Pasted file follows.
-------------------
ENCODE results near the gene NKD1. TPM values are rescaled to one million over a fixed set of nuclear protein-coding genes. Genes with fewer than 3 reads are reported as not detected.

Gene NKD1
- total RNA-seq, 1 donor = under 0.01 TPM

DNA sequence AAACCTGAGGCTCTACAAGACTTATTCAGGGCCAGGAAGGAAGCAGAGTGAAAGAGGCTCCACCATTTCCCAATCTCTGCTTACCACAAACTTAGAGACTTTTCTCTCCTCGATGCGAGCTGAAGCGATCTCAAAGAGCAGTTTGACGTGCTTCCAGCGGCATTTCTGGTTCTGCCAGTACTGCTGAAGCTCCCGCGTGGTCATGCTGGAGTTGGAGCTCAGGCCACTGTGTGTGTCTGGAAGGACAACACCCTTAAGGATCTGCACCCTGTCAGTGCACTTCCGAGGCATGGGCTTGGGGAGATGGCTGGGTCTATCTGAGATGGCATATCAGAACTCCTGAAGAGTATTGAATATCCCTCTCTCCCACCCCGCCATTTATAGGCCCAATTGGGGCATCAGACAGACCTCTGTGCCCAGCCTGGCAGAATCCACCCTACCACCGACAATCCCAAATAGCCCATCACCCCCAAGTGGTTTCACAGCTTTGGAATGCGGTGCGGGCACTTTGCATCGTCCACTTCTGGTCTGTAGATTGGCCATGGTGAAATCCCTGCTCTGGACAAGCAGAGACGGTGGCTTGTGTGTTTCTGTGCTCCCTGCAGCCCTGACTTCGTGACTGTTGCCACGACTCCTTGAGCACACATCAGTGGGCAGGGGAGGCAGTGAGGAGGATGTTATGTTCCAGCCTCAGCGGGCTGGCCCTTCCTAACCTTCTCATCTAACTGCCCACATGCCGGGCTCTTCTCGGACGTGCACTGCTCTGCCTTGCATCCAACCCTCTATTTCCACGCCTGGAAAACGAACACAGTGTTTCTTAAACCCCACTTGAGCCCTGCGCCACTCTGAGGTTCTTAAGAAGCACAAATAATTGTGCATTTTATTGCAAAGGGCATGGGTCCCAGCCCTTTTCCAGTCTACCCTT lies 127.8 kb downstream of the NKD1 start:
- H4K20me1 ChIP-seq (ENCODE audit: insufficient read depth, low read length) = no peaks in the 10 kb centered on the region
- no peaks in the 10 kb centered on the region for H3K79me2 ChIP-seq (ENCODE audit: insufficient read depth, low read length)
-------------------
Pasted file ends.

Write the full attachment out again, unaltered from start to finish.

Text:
ENCODE results near the gene NKD1. TPM values are rescaled to one million over a fixed set of nuclear protein-coding genes. Genes with fewer than 3 reads are reported as not detected.

Gene NKD1
- total RNA-seq, 1 donor = under 0.01 TPM

DNA sequence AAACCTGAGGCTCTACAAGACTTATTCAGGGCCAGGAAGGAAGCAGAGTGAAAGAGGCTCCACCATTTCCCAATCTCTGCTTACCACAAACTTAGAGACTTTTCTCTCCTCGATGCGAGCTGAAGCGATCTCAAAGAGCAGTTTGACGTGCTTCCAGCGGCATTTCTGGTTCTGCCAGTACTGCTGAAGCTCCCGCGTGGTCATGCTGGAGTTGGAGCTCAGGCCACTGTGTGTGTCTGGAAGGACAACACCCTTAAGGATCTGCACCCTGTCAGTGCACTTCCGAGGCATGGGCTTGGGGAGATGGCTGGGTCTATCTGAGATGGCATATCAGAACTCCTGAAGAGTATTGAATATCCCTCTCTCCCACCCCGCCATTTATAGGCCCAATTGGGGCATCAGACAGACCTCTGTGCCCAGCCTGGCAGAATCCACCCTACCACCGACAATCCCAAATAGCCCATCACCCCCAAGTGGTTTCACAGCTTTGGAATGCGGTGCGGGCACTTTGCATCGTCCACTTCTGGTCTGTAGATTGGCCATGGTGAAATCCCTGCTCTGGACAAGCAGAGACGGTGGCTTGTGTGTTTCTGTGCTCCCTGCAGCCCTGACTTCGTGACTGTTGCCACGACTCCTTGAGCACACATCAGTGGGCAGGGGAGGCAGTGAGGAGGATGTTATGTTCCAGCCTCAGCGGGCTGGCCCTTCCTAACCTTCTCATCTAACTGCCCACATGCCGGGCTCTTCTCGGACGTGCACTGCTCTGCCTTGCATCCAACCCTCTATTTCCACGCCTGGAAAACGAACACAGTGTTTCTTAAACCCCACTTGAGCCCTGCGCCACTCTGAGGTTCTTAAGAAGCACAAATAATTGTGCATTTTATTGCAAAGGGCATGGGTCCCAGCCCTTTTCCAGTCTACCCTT lies 127.8 kb downstream of the NKD1 start:
- H4K20me1 ChIP-seq (ENCODE audit: insufficient read depth, low read length) = no peaks in the 10 kb centered on the region
- no peaks in the 10 kb centered on the region for H3K79me2 ChIP-seq (ENCODE audit: insufficient read depth, low read length)